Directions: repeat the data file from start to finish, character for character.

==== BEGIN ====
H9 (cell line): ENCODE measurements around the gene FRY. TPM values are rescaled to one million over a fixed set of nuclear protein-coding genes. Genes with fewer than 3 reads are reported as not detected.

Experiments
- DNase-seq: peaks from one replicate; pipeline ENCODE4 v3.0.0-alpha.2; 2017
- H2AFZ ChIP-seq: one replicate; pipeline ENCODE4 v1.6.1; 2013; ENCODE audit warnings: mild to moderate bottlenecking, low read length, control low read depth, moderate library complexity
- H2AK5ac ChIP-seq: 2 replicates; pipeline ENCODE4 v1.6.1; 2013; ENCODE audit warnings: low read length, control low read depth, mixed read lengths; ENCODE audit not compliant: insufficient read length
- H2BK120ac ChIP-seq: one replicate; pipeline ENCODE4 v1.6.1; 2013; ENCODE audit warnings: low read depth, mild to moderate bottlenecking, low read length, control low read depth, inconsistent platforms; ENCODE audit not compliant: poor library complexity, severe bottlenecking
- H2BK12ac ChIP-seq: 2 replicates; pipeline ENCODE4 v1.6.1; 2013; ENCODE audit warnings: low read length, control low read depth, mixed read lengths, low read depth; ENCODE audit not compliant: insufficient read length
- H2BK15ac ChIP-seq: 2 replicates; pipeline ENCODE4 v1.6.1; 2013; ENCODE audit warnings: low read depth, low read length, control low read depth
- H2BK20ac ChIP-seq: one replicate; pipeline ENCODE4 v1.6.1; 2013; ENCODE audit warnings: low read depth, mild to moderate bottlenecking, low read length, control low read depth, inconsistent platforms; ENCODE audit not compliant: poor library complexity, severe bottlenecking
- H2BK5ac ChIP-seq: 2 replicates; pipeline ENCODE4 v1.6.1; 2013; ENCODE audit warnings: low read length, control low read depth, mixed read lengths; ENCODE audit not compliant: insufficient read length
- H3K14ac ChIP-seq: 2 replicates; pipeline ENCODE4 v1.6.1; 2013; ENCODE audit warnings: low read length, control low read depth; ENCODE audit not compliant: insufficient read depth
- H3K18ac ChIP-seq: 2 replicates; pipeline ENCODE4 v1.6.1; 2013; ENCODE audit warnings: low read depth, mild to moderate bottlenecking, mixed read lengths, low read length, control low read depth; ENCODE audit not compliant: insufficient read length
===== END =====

H9 (cell line): ENCODE measurements around the gene FRY. TPM values are rescaled to one million over a fixed set of nuclear protein-coding genes. Genes with fewer than 3 reads are reported as not detected.

Experiments
- DNase-seq: peaks from one replicate; pipeline ENCODE4 v3.0.0-alpha.2; 2017
- H2AFZ ChIP-seq: one replicate; pipeline ENCODE4 v1.6.1; 2013; ENCODE audit warnings: mild to moderate bottlenecking, low read length, control low read depth, moderate library complexity
- H2AK5ac ChIP-seq: 2 replicates; pipeline ENCODE4 v1.6.1; 2013; ENCODE audit warnings: low read length, control low read depth, mixed read lengths; ENCODE audit not compliant: insufficient read length
- H2BK120ac ChIP-seq: one replicate; pipeline ENCODE4 v1.6.1; 2013; ENCODE audit warnings: low read depth, mild to moderate bottlenecking, low read length, control low read depth, inconsistent platforms; ENCODE audit not compliant: poor library complexity, severe bottlenecking
- H2BK12ac ChIP-seq: 2 replicates; pipeline ENCODE4 v1.6.1; 2013; ENCODE audit warnings: low read length, control low read depth, mixed read lengths, low read depth; ENCODE audit not compliant: insufficient read length
- H2BK15ac ChIP-seq: 2 replicates; pipeline ENCODE4 v1.6.1; 2013; ENCODE audit warnings: low read depth, low read length, control low read depth
- H2BK20ac ChIP-seq: one replicate; pipeline ENCODE4 v1.6.1; 2013; ENCODE audit warnings: low read depth, mild to moderate bottlenecking, low read length, control low read depth, inconsistent platforms; ENCODE audit not compliant: poor library complexity, severe bottlenecking
- H2BK5ac ChIP-seq: 2 replicates; pipeline ENCODE4 v1.6.1; 2013; ENCODE audit warnings: low read length, control low read depth, mixed read lengths; ENCODE audit not compliant: insufficient read length
- H3K14ac ChIP-seq: 2 replicates; pipeline ENCODE4 v1.6.1; 2013; ENCODE audit warnings: low read length, control low read depth; ENCODE audit not compliant: insufficient read depth
- H3K18ac ChIP-seq: 2 replicates; pipeline ENCODE4 v1.6.1; 2013; ENCODE audit warnings: low read depth, mild to moderate bottlenecking, mixed read lengths, low read length, control low read depth; ENCODE audit not compliant: insufficient read length